Dissatisfaction with the New Hampshire Local Government Center’s proposal to “refund” more than $52 million in surplus funds that the NH Bureau of Securities Regulations hearings officer has ordered to be returned to NH municipalities and school districts has prompted a dozen municipalities to file a formal complaint with the NH Bureau of Securities Regulation.

The towns of Peterborough and Durham, along with ten other municipalities (Auburn, Bennington, Canaan, Greenfield, Henniker, Lyndeborough, Northfield, Plainfield, Raymond and Temple), have written a December 7, 2012 letter to Director Glennon of the NH Bureau of Securities pointing out that the LGC’s proposed refund through the issuance of future insurance premium “holidays” to current LGC members will not include those municipalities and school districts that contributed to the creation of the surplus funds, but that have recently left the LGC and taken their insurance business elsewhere.

Peterborough Town Administrator Pam Brenner and Durham Administrator Todd Selig state that the letter to the Bureau of Securities Regulation calls attention to the discriminatory effect of the LGC’s proposed refund that fails to return cash to the former LGC members.  Ms. Brenner and Mr. Selig indicate that there are at least 20 NH municipalities and school districts that are in the same position as Peterborough and Durham: they were members of the LGC when the illegal surpluses were allowed to accumulate, but the reimbursement of a pro rata share of the surplus funds to these former LGC members is not being proposed by the LGC.  This is patently unfair to local taxpayers from these communities whose annual insurance premiums to the LGC were utilized to amass significant illegal reserves by the organization, one of the largest public risk pools in the nation.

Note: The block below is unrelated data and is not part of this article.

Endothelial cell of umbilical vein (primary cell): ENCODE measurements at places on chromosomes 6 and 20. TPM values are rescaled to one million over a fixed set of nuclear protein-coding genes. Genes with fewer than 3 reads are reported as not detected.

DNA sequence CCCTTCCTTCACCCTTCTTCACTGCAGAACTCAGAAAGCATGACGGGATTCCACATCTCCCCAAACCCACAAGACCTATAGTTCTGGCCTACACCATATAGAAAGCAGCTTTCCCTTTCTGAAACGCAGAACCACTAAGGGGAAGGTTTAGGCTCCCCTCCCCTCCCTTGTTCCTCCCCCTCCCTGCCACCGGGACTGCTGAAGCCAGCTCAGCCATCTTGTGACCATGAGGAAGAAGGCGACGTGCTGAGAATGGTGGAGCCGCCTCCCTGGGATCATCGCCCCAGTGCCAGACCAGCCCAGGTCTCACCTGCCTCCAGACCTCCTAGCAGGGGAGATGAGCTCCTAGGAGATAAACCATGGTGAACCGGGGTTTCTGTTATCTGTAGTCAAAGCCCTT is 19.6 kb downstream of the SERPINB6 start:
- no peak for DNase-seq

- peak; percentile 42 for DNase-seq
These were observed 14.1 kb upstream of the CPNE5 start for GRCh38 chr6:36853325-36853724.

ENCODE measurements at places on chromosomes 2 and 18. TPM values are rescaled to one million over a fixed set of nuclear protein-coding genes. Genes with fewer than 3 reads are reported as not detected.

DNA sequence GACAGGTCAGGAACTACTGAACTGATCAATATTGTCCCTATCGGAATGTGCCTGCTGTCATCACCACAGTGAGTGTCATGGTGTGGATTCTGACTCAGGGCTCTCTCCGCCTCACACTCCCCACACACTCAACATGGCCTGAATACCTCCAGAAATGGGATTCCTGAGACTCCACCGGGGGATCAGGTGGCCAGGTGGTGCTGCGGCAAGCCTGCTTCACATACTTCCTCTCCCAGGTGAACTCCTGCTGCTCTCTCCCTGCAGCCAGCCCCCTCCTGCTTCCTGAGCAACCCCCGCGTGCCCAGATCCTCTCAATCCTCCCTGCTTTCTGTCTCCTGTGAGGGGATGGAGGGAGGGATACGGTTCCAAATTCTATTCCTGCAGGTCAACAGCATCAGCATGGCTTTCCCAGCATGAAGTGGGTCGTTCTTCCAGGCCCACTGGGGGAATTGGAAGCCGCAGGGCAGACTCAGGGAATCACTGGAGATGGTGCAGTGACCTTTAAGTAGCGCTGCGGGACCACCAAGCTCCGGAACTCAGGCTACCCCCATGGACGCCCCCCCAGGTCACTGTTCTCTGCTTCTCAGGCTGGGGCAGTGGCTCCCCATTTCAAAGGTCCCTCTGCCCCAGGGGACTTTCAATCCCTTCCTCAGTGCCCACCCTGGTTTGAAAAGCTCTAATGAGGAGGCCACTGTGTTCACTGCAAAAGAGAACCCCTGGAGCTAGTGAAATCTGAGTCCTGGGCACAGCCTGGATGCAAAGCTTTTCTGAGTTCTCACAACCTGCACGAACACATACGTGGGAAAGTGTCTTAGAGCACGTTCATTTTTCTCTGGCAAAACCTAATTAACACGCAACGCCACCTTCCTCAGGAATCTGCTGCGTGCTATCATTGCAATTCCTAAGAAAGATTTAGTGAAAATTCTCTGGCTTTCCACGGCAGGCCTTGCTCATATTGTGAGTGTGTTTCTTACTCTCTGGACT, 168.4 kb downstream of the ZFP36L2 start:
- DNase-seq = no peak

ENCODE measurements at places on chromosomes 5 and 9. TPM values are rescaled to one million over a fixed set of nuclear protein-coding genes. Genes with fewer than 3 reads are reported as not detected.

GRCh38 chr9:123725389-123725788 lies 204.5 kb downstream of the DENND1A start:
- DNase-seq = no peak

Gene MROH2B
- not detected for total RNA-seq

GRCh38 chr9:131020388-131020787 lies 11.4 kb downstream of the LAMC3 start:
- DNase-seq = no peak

The New Hampshire Secretary of State’s Office, through the Bureau of Securities Regulation, argued LGC practices were illegal.  They contended that the LGC was amassing money by overcharging cities, towns, and school districts for health insurance and not returning enough surplus to member communities. Hearing officer Donald Mitchell agreed.  In August 2012, he ordered the LGC to return more than $52 million to communities

The Order: What The LGC Has To Pay Back

$33.2 million from HealthTrust

$17.1 million the Property-Liability pool siphoned from HealthTrust

$3.1 million from Property-Liability for communities that joined after June 14, 2010

Total: $53.4 million

 

Selig, Brenner, and the other municipalities find the notion that communities, and more specifically local taxpayers, cannot receive a refund in cash and that entities have to be a continuing customer of the LGC organization to participate in the surplus refund to be an incredible and outrageous position.  It is patently unfair to local taxpayers.